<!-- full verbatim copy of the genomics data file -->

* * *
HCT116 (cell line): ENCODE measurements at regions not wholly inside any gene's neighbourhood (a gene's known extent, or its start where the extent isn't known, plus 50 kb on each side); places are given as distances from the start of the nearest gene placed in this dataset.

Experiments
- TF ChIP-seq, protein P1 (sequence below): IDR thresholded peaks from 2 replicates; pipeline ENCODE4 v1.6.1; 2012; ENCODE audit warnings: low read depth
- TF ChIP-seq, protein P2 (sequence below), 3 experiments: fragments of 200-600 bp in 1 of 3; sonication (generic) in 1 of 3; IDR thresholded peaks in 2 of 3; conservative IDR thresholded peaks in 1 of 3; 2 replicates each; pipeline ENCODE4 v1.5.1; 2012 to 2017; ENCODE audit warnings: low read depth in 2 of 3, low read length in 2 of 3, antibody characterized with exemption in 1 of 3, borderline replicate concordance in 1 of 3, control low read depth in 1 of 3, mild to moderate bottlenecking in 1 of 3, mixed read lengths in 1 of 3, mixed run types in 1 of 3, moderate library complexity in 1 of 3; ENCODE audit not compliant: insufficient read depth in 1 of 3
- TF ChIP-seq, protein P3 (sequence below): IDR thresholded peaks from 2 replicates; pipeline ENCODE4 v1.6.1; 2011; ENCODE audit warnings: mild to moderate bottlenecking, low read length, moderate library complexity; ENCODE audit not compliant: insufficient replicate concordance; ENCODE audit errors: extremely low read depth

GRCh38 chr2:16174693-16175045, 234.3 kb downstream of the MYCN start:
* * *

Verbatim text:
HCT116 (cell line): ENCODE measurements at regions not wholly inside any gene's neighbourhood (a gene's known extent, or its start where the extent isn't known, plus 50 kb on each side); places are given as distances from the start of the nearest gene placed in this dataset.

Experiments
- TF ChIP-seq, protein P1 (sequence below): IDR thresholded peaks from 2 replicates; pipeline ENCODE4 v1.6.1; 2012; ENCODE audit warnings: low read depth
- TF ChIP-seq, protein P2 (sequence below), 3 experiments: fragments of 200-600 bp in 1 of 3; sonication (generic) in 1 of 3; IDR thresholded peaks in 2 of 3; conservative IDR thresholded peaks in 1 of 3; 2 replicates each; pipeline ENCODE4 v1.5.1; 2012 to 2017; ENCODE audit warnings: low read depth in 2 of 3, low read length in 2 of 3, antibody characterized with exemption in 1 of 3, borderline replicate concordance in 1 of 3, control low read depth in 1 of 3, mild to moderate bottlenecking in 1 of 3, mixed read lengths in 1 of 3, mixed run types in 1 of 3, moderate library complexity in 1 of 3; ENCODE audit not compliant: insufficient read depth in 1 of 3
- TF ChIP-seq, protein P3 (sequence below): IDR thresholded peaks from 2 replicates; pipeline ENCODE4 v1.6.1; 2011; ENCODE audit warnings: mild to moderate bottlenecking, low read length, moderate library complexity; ENCODE audit not compliant: insufficient replicate concordance; ENCODE audit errors: extremely low read depth

GRCh38 chr2:16174693-16175045, 234.3 kb downstream of the MYCN start: